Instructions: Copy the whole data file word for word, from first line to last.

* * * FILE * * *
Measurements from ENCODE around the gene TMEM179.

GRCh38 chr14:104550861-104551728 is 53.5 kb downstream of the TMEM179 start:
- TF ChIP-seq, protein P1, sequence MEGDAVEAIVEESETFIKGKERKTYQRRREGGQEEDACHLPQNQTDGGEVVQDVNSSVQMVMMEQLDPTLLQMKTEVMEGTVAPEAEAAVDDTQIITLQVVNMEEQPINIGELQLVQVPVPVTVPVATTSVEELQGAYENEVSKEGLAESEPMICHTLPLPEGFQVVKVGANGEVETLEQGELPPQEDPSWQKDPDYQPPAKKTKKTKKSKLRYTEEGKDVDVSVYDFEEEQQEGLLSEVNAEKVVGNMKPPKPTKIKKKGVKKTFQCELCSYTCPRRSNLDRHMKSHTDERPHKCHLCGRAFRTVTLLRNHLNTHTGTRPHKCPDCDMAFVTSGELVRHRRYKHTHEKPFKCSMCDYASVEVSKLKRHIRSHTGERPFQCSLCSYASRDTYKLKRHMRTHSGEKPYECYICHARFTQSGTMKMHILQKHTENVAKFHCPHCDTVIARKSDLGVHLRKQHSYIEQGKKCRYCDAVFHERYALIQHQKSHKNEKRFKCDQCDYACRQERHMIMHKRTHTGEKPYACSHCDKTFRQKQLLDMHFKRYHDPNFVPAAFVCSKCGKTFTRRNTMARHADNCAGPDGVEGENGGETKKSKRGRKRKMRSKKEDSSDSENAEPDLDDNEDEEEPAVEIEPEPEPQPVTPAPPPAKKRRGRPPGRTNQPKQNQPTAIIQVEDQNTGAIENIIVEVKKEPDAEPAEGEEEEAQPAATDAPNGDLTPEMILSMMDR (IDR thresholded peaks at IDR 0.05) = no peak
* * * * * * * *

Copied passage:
Measurements from ENCODE around the gene TMEM179.

GRCh38 chr14:104550861-104551728 is 53.5 kb downstream of the TMEM179 start:
- TF ChIP-seq, protein P1, sequence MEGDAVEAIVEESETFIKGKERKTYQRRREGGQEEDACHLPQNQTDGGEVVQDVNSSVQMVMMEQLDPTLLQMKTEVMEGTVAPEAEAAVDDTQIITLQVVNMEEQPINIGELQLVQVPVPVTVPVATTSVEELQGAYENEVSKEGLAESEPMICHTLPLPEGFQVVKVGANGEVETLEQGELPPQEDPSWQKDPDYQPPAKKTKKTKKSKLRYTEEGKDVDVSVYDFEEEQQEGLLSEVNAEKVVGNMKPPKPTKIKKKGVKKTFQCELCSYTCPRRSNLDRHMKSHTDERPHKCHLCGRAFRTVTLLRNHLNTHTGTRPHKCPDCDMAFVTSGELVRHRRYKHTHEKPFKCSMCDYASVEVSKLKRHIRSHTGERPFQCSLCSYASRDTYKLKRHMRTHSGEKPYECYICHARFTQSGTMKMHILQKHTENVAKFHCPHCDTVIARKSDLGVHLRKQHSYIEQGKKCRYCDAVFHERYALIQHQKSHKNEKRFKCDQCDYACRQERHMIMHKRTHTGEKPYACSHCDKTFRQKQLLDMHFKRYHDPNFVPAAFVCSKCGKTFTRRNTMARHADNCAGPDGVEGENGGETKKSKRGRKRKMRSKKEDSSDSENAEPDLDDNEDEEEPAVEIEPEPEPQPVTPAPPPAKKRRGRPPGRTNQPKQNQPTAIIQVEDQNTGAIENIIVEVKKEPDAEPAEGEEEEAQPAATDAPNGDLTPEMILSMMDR (IDR thresholded peaks at IDR 0.05) = no peak